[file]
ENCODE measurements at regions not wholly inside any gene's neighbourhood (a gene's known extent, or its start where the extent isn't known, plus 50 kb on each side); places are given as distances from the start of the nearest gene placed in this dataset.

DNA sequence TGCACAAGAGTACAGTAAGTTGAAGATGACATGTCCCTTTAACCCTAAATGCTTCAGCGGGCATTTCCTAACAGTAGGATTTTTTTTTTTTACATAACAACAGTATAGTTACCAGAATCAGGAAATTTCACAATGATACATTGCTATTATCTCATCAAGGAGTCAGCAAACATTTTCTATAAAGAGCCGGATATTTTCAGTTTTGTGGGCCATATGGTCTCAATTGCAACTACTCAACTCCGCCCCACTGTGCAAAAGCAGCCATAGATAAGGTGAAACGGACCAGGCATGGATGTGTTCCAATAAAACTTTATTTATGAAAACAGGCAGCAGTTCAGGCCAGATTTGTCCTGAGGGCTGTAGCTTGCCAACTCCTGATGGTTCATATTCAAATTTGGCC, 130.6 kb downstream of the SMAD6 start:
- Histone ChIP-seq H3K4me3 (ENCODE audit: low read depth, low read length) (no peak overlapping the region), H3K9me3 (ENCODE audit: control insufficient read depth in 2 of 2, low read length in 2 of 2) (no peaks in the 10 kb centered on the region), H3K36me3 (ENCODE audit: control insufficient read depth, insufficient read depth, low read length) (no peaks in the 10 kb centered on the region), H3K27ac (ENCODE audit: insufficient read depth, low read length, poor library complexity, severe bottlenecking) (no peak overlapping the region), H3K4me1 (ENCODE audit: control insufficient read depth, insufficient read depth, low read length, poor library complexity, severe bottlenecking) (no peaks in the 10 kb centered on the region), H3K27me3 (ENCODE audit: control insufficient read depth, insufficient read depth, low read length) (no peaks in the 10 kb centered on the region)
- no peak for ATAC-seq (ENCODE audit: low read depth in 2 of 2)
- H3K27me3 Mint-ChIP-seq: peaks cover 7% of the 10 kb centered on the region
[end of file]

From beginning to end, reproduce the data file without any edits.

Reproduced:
ENCODE measurements at regions not wholly inside any gene's neighbourhood (a gene's known extent, or its start where the extent isn't known, plus 50 kb on each side); places are given as distances from the start of the nearest gene placed in this dataset.

DNA sequence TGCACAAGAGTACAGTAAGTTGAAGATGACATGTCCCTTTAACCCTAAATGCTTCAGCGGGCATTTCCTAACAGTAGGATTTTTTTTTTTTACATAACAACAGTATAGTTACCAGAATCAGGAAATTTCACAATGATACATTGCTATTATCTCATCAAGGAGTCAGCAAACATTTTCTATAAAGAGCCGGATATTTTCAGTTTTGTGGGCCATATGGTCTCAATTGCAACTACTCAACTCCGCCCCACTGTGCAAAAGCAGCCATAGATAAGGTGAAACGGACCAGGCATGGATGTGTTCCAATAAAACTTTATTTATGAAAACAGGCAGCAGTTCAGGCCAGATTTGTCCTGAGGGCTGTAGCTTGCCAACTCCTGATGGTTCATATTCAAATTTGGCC, 130.6 kb downstream of the SMAD6 start:
- Histone ChIP-seq H3K4me3 (ENCODE audit: low read depth, low read length) (no peak overlapping the region), H3K9me3 (ENCODE audit: control insufficient read depth in 2 of 2, low read length in 2 of 2) (no peaks in the 10 kb centered on the region), H3K36me3 (ENCODE audit: control insufficient read depth, insufficient read depth, low read length) (no peaks in the 10 kb centered on the region), H3K27ac (ENCODE audit: insufficient read depth, low read length, poor library complexity, severe bottlenecking) (no peak overlapping the region), H3K4me1 (ENCODE audit: control insufficient read depth, insufficient read depth, low read length, poor library complexity, severe bottlenecking) (no peaks in the 10 kb centered on the region), H3K27me3 (ENCODE audit: control insufficient read depth, insufficient read depth, low read length) (no peaks in the 10 kb centered on the region)
- no peak for ATAC-seq (ENCODE audit: low read depth in 2 of 2)
- H3K27me3 Mint-ChIP-seq: peaks cover 7% of the 10 kb centered on the region